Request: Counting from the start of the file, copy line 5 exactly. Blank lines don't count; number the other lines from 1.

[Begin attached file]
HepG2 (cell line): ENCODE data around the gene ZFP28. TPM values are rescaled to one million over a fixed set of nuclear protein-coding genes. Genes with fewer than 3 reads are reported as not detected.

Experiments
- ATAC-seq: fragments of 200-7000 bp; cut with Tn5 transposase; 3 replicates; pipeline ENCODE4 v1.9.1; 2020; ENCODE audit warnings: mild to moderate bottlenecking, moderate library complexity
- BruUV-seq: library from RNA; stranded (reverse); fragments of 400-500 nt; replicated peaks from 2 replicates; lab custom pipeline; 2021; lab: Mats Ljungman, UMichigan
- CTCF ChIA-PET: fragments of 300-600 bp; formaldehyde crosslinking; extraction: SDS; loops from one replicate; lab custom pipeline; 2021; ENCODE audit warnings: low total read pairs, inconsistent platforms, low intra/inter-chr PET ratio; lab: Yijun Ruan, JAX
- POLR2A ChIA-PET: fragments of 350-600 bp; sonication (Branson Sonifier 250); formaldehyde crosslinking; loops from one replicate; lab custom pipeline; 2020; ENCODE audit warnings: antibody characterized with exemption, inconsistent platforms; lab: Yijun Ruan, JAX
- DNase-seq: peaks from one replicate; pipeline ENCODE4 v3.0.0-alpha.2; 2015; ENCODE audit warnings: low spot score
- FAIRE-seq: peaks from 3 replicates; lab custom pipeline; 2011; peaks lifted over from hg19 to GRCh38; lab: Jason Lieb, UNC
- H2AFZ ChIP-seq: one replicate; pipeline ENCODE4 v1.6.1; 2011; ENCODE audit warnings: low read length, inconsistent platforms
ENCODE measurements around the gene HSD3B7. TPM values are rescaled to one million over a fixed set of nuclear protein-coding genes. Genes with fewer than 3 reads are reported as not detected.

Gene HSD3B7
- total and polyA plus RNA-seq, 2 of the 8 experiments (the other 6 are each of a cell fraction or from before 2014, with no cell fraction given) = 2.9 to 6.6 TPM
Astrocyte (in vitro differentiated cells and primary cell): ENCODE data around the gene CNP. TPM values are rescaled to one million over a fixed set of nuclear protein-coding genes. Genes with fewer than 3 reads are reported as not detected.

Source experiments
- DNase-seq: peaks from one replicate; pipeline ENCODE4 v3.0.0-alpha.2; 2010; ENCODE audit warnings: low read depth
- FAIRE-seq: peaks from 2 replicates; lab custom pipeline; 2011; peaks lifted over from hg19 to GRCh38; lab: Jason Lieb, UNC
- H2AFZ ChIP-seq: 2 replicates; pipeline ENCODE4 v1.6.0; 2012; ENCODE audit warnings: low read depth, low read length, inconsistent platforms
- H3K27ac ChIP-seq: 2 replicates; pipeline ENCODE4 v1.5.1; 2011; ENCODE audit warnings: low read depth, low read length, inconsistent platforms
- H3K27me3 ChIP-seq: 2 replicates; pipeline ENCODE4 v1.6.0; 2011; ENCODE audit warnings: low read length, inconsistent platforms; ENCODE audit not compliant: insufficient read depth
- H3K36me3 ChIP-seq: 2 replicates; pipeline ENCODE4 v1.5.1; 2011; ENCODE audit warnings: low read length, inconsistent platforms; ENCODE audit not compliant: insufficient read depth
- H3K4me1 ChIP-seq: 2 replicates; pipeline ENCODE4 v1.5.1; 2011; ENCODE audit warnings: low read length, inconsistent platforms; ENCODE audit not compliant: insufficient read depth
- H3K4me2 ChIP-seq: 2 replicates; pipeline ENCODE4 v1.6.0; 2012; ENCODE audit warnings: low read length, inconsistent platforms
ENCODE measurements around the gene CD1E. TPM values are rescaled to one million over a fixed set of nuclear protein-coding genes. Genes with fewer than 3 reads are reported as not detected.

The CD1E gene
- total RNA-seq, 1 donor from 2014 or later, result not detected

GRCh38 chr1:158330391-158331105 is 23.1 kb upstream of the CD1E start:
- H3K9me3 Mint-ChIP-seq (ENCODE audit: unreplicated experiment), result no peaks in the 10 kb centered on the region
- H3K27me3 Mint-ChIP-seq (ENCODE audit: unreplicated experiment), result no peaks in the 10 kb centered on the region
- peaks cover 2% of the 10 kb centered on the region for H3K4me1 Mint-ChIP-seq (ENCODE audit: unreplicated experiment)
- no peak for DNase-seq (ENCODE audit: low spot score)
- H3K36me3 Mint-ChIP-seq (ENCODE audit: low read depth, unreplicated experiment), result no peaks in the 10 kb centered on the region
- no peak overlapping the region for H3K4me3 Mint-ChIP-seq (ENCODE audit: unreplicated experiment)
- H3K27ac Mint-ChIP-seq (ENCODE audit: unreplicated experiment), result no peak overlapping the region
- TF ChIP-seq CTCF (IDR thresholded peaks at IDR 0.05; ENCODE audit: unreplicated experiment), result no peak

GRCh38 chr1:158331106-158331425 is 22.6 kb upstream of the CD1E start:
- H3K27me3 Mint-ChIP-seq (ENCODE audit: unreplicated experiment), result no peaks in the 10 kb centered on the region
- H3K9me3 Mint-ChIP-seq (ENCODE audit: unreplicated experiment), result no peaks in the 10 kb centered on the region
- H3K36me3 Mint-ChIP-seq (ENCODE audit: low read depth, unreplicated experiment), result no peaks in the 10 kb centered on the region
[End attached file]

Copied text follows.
- CTCF ChIA-PET: fragments of 300-600 bp; formaldehyde crosslinking; extraction: SDS; loops from one replicate; lab custom pipeline; 2021; ENCODE audit warnings: low total read pairs, inconsistent platforms, low intra/inter-chr PET ratio; lab: Yijun Ruan, JAX